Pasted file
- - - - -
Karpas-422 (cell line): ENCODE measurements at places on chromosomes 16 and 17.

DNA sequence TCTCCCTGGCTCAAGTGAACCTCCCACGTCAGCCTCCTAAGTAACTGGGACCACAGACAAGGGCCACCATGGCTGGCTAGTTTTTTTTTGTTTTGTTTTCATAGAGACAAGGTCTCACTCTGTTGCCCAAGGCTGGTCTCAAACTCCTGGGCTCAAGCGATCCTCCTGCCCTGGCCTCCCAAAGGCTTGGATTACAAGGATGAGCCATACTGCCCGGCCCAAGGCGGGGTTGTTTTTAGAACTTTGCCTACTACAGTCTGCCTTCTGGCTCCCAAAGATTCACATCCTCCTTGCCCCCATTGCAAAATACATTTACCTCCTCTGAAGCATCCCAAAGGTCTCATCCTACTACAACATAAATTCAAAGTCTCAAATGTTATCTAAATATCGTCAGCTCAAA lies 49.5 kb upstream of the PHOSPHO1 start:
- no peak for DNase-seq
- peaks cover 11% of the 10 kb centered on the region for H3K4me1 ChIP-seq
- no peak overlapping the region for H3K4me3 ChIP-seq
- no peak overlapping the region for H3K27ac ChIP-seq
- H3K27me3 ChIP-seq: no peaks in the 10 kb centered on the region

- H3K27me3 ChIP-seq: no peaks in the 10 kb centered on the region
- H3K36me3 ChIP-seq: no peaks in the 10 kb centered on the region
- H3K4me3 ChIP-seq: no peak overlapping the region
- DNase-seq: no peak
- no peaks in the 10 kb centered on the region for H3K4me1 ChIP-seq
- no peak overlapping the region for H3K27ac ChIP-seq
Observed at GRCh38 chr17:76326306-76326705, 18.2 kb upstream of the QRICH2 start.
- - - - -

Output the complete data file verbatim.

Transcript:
Karpas-422 (cell line): ENCODE measurements at places on chromosomes 16 and 17.

DNA sequence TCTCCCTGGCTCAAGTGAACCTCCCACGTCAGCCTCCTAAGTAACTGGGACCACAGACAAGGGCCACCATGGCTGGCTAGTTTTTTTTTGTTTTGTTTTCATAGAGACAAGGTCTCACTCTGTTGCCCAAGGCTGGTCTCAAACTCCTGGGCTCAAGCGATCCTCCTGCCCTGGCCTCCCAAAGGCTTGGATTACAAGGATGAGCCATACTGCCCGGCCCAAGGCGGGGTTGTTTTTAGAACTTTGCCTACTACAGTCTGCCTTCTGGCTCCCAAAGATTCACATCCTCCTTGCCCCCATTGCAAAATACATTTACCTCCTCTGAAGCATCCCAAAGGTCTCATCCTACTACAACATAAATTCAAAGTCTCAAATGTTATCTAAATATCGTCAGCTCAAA lies 49.5 kb upstream of the PHOSPHO1 start:
- no peak for DNase-seq
- peaks cover 11% of the 10 kb centered on the region for H3K4me1 ChIP-seq
- no peak overlapping the region for H3K4me3 ChIP-seq
- no peak overlapping the region for H3K27ac ChIP-seq
- H3K27me3 ChIP-seq: no peaks in the 10 kb centered on the region

- H3K27me3 ChIP-seq: no peaks in the 10 kb centered on the region
- H3K36me3 ChIP-seq: no peaks in the 10 kb centered on the region
- H3K4me3 ChIP-seq: no peak overlapping the region
- DNase-seq: no peak
- no peaks in the 10 kb centered on the region for H3K4me1 ChIP-seq
- no peak overlapping the region for H3K27ac ChIP-seq
Observed at GRCh38 chr17:76326306-76326705, 18.2 kb upstream of the QRICH2 start.